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The Kurds: State and Minority in Turkey, Iraq and Iran

Auteur : James Ciment
Éditeur : Facts On File Date & Lieu : 1996, New York
Préface : Pages : 226
Traduction : ISBN : 0-8160-3339-0
Langue : FrançaisFormat : 155x235 mm
Code FIKP : Liv. Eng. Cim. Kur. N°1812Thème : Politique

Présentation Table des Matières Introduction Identité PDF
The Kurds: State and Minority in Turkey, Iraq and Iran

The Kurds: State and Minority in Turkey, Iraq and Iran

James Ciment

Facts on File

The end of the Cold War has exposed, or re-exposed, to general view many ongoing regional ethnic, territorial and religious conflicts that had been obscured, suppressed or subordinated to the great international power struggle. One of the most ancient of these conflicts is the struggle of the Kurdish people for national autonomy or independence.

Kurds have for centuries occupied large parts of the mountainous areas of the lands that now comprise the states of Turkey, Iraq and Iran. Though Muslims, they are ethnically distinct from the majority populations of those countries, and they have been repressed, often violently, in all of them. Kurds have been subject to deportation and mass murder, political repression and co-optation, forced assimilation and large-scale military assault. Despite this history, and the nearly universal desire among them for self-government, Kurds have been unable to develop a serious and united political vehicle for their aspirations. At various times (sometimes simultaneously), Kurdish groups have fought both for and against the nations they inhabit, made common cause with other ethnic groups, assisted in their repression, and cooperated with and fought against other Kurds across international borders. Vicious internal power struggles among Kurdish leaders, sometimes masked by ideological disagreement, have seriously undermined the national cause, as have cynical interventions on all sides by the great powers.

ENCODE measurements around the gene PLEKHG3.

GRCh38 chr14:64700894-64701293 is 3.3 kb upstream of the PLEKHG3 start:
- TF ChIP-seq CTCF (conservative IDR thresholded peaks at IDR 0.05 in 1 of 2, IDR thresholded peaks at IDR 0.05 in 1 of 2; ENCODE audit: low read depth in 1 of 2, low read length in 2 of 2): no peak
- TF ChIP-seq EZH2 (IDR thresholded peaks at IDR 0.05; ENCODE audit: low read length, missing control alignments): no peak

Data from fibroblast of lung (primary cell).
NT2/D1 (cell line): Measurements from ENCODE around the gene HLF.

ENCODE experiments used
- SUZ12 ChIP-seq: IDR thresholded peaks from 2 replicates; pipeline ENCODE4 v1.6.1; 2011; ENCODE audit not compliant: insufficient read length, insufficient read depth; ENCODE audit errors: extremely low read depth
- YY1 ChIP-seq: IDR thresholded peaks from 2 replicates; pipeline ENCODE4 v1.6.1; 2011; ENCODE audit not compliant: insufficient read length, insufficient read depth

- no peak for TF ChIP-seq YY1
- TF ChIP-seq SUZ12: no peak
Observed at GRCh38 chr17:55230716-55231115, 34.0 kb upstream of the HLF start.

Surveying the history of this conflict (with particular emphasis on the twentieth century), examining the cultures of the Kurds and of their antagonists, analyzing the byzantine political infighting and maneuvering of Kurdish leaders as well as the generally self-serving interventions by outside powers, James Ciment lucidly assesses the state of Kurdish affairs in each of the three states in which most Kurds live, and the possible course of future events. Organized for ease of access, yet lively and readable, The Kurds: State and Minority in Turkey, Iraq and Iran is a splendid and compelling work for students and other readers who need a clear and understandable introduction to a very complex subject.

James Ciment, Ph.D., teaches history at City College of New York (CUNY). He is the author of Law and Order in the young adult series Life in America 100 Years Ago. While preparing this volume, in addition to his historical research, he spoke firsthand to a number of participants in the events described in the book.

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